Too often we assume that people either have a disability or they don’t. This binary thinking not only ignores the nuances and complexity that come with disabilities but can also cause harm to people who have these conditions. This includes people with hearing loss.
Categorization Ignores Individual Experience
When we discuss hearing loss, we often classify it as mild, moderate, severe or profound. While these categories are helpful from a medical perspective, they can be limiting when it comes to describing an individual’s personal experience.
The severity of a person’s hearing loss doesn’t encapsulate their personal struggle. The categorization may make people with milder forms of hearing loss reluctant to seek out help and resources they could benefit from because they view their condition as less serious. Those with severe or profound hearing loss might feel the label stigmatizes them or makes them appear less capable.
Fear of Not Being Believed
Many people have invisible disabilities, which means their condition is not always obvious to other people. People with hearing loss often fit this description. They may use smaller hearing aids not easily seen, rely on lip-reading, and use other communication strategies to successfully interact with others. However, just because they are able to carry on conversations over coffee at Corner Bakery Cafe doesn’t mean that they don’t struggle with hearing loss.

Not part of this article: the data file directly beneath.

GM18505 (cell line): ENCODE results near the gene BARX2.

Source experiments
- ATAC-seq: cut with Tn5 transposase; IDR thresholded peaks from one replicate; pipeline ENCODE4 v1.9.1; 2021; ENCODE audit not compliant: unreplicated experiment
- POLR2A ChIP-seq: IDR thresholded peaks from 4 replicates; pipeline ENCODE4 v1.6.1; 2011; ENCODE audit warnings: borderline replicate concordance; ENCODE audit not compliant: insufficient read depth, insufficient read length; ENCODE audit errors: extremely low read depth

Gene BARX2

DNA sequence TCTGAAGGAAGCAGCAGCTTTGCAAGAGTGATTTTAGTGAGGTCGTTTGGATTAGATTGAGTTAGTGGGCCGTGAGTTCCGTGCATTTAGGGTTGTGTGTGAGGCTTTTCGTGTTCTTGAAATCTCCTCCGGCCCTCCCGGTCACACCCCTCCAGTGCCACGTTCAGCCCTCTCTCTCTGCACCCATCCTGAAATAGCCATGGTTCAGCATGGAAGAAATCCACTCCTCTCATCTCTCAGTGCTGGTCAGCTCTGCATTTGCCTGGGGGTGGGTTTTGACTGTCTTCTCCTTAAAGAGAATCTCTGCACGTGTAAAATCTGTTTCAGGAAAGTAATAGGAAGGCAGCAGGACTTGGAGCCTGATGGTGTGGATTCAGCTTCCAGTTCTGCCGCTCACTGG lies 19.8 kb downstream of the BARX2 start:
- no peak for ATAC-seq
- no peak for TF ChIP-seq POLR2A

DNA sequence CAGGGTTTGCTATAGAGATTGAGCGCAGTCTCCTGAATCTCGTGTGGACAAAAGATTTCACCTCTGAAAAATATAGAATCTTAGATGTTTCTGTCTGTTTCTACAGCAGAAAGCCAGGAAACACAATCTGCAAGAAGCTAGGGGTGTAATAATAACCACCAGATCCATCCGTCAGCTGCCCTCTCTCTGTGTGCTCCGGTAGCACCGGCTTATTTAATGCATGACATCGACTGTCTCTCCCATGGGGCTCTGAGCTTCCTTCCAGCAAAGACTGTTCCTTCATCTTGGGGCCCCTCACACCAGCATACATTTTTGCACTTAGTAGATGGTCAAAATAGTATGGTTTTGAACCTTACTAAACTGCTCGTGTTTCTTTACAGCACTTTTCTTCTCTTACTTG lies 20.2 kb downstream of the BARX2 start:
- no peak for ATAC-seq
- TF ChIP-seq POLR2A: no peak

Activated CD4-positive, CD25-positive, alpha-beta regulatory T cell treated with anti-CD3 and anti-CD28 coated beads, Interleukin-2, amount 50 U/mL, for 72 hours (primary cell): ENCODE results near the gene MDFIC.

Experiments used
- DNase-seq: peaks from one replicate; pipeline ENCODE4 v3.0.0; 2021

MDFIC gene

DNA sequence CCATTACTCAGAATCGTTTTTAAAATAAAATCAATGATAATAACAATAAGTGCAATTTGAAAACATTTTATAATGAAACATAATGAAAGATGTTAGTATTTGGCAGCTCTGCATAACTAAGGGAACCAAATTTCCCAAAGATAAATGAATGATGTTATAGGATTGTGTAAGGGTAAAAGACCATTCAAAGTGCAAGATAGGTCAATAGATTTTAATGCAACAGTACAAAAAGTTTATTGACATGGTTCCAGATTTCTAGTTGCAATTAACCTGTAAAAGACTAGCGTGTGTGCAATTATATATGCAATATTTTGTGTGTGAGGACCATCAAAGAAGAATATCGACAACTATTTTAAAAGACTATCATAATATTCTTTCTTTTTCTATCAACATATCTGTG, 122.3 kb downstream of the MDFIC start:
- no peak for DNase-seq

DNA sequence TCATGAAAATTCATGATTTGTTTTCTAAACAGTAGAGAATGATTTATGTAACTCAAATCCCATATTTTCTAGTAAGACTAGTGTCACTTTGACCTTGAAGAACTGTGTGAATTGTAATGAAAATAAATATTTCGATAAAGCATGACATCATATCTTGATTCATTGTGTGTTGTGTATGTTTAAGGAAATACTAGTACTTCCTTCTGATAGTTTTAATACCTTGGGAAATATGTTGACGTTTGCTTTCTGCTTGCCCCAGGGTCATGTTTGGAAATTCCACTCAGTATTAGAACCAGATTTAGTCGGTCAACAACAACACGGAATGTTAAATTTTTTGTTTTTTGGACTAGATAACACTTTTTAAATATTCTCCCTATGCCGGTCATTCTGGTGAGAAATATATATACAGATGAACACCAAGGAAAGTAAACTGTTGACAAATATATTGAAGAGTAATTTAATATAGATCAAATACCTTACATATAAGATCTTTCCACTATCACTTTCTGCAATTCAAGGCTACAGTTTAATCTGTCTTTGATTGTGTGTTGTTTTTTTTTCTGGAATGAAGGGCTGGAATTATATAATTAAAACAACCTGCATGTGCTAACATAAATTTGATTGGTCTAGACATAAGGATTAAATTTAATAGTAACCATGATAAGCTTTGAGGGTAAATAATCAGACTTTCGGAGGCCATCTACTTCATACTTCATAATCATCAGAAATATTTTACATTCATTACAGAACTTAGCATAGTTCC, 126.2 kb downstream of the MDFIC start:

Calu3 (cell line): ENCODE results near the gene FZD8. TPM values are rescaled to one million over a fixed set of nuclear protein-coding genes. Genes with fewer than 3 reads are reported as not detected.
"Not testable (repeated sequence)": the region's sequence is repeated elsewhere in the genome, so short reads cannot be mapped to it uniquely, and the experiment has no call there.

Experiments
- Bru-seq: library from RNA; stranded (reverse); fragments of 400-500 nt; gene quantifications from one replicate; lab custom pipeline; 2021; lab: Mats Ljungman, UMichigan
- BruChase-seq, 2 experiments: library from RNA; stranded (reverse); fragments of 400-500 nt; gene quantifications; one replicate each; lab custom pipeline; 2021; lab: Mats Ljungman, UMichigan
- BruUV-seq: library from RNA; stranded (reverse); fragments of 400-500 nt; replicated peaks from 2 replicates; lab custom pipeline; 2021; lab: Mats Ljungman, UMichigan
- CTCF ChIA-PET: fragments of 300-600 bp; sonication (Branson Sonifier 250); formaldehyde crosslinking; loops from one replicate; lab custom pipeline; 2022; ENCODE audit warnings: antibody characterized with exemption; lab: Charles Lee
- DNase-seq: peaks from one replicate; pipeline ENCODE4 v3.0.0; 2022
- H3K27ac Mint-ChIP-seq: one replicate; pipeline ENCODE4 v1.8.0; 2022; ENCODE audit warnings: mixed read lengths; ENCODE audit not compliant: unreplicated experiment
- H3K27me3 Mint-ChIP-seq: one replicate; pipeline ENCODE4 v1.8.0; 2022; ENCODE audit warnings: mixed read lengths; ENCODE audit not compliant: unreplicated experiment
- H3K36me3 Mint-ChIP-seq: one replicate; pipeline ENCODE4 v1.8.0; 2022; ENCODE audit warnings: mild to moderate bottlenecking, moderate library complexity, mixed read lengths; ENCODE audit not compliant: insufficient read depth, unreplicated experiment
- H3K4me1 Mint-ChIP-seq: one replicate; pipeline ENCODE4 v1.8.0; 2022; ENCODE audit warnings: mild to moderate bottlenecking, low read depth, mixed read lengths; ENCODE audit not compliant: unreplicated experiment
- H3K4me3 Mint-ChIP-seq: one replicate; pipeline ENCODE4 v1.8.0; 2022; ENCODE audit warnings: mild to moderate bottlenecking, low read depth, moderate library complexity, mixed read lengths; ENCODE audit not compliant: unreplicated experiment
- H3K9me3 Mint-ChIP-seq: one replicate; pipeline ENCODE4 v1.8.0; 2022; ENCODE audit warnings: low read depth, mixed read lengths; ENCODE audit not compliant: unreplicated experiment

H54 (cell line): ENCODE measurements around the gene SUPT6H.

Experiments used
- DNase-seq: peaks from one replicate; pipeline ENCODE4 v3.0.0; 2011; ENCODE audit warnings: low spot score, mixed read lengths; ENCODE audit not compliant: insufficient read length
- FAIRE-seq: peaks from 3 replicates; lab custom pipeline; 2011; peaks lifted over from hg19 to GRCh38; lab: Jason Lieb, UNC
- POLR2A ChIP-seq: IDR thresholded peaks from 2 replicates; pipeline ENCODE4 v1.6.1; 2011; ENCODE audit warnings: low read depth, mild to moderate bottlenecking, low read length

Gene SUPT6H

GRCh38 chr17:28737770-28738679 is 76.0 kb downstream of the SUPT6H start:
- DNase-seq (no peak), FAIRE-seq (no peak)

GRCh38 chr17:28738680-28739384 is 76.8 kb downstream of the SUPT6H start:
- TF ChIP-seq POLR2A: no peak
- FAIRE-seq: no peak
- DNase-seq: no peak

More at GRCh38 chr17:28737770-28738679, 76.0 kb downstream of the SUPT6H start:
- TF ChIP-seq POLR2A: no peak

Nearly 60% of Americans with disabilities feel that others question their disability. When someone expresses doubt, it puts them in the awkward and unfair position of having to decide whether or not to disclose their hearing loss to others and face possible scrutiny or keep quiet about their condition and not receive proper accommodations.
How You Can Help
If someone in your personal or professional life discloses their hearing loss to you, there are several things you can do to make them feel supported.
- Avoid saying things like “I had no idea,” or “You seem normal.” While you may be intending it as a compliment, it might be interpreted as minimizing their condition.
- Thank them for sharing and ask them what you can do to make things easier for them.
- Do not disclose their hearing loss to others unless they have told you it’s OK.
- Ask permission before asking additional questions about their hearing loss.
- When planning group activities, privately ask in advance if there is anything you can do to make it more accessible. This may include turning on captions if you’re putting on a video presentation at work.
If you have additional questions about hearing loss or wish to schedule an appointment, contact South Valley Ear Nose & Throat today.